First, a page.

Hayes, G. R., Cheng, K. G., Hirano, S. H., Tang, K. P., Nagel, M. S., & Baker, D. E. (2014). Estrellita: A Mobile Capture and Access Tool for the Support of Preterm Infants and Their Caregivers. ACM Transactions on Computer-Human Interaction (TOCHI), 21(3), 19.

Cheng, K.G., Hayes, G.R., Hirano, S.H., Nagel, M.S. & Baker, D. (In Press). Challenges of Integrating Patient-Centered Data in Clinical Workflow for Care of High-Risk Infants. Personal and Ubiquitous Computing.

Tang, K.P., Hirano, S., Cheng, K., and Hayes, G. (2012). Balancing Caregiver and Clinician Needs in a Mobile Health Informatics Tool for Preterm Infants. Proc Pervasive Health 2012, IEEE, 1-8.

Hirano, S.H., Tang, K.P., Cheng, K.G., Hayes, G.R. (2012). The Estrellita System: A Health Informatics Tool to Support Caregivers of Preterm Infants. Demo presented at Pervasive Health 2012.

Tang, K.P., Cheng, K.G, Hirano, S., Nagel, M., Baker, D., and Hayes, G.R. (2011) Addressing the Design Challenges for a Clinically-Informed Data Capture Tool Targeted for Caregivers of Premature Infants. In Proceedings of Workshop on Interactive Systems in Healthcare (WISH 2011), 14-18.

Liu, L.S., Hirano, S.H., Tentori, M., Cheng, K.G, Park, S., and Hayes, G.R. (2011) Improving communication and social support for caregivers of high-risk infants through mobile technologies. In Proceedings of the ACM 2011 Conference on Computer Supported Cooperative Work (CSCW '11), 475-484.

Visual schedules and choice boards are tools used in current best practices for helping children with autism and other special needs. These non-verbal kids need help communicating their choices, understanding time and activities, and so on. We are working with smart phones, small touch screens, and large touch screens as platforms to develop solutions that ease these burdens, provide logging and visualizations of data, and help automate some of the features of using these communication techniques.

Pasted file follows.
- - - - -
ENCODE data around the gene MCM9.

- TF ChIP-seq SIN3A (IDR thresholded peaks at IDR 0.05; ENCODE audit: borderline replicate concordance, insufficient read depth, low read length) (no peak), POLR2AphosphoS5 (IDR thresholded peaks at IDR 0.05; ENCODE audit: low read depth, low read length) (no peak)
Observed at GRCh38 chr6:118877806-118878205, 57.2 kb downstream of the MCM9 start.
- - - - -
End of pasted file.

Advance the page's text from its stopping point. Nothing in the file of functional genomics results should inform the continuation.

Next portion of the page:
Escobedo, L., Nguyen, D.H., Boyd, L., Hirano, S.H., Rangel, A., Garcia, D., Tentori, M., & Hayes, G.R. (2012).MOSOCO: A Mobile Assistive Tool to Support Children with Autism Practicing Social Skills in Real-Life Situations.Proceedings of the ACM Conference on Human Factors in Computing Systems (CHI 2012). Austin, Texas (May 5-10, 2012). New York: ACM Press.

Cramer, M., Hirano, S.H., Tentori, M., Yeganyan, M.T., & Hayes, G.R.Classroom-Based Assistive Technology: Collective Use of Interactive Visual Schedules by Students with Autism. In Proceedings of the 2011 Annual Conference on Human factors in Computing Systems (CHI '11). Vancouver, BC, Canada. May 7-12, 2011. 1-10.

Hayes, G.R., Hirano, S., Marcu, G., Monibi, M., Nguyen, D.H., and Yeganyan, M. Interactive Visual Supports for Children with Autism. Personal and Ubiquitous Computing. 14(7): 663-680. 2010.

Yeganyan, M., Hirano, S., Nguyen, D.H., & Hayes, G.R. (2009).Interactive and Collaborative Classroom Visual Schedules. Presented at the 8th Annual International Meeting for Autism Research (IMFAR 2009).

Hirano, S.H., Yeganyan, M., Marcu, G., Nguyen, D.H., Boyd, L.A., Hayes, G.R. vSked: Evaluation of a System to Support Classroom Activities for Children with Autism. CHI 2010.


GroupMind is a multi-user, large display application that connects participants' laptops (local and remote) to foster brainstorming and collaboration. As a collaborative activity, GroupMind strives to give groups seamless and real-time communication. Our current exploration uses mindmaps (also called concept maps) as the underlying mechanism for brainstorming. The participants have synchronous access to a shared, large display workspace, as well as access to their personal workspace and laptops. Collaboration can be done at both the large display level and the personal laptop level. We conducted multiple in-lab experiments to understand GroupMind's impacts on brainstorming activities and are continuing to explore how this and other technologies can support group collaborative creativity activities.

Shih, P. C., Nguyen, D. H., Hirano, S., Redmiles, D. F., & Hayes, G. R. (2009).GroupMind: Supporting Brainstorming through a Collaborative Mind-mapping Tool. Paper presented at the International ACM Conference on Supporting Group Work (GROUP 2009). [doi]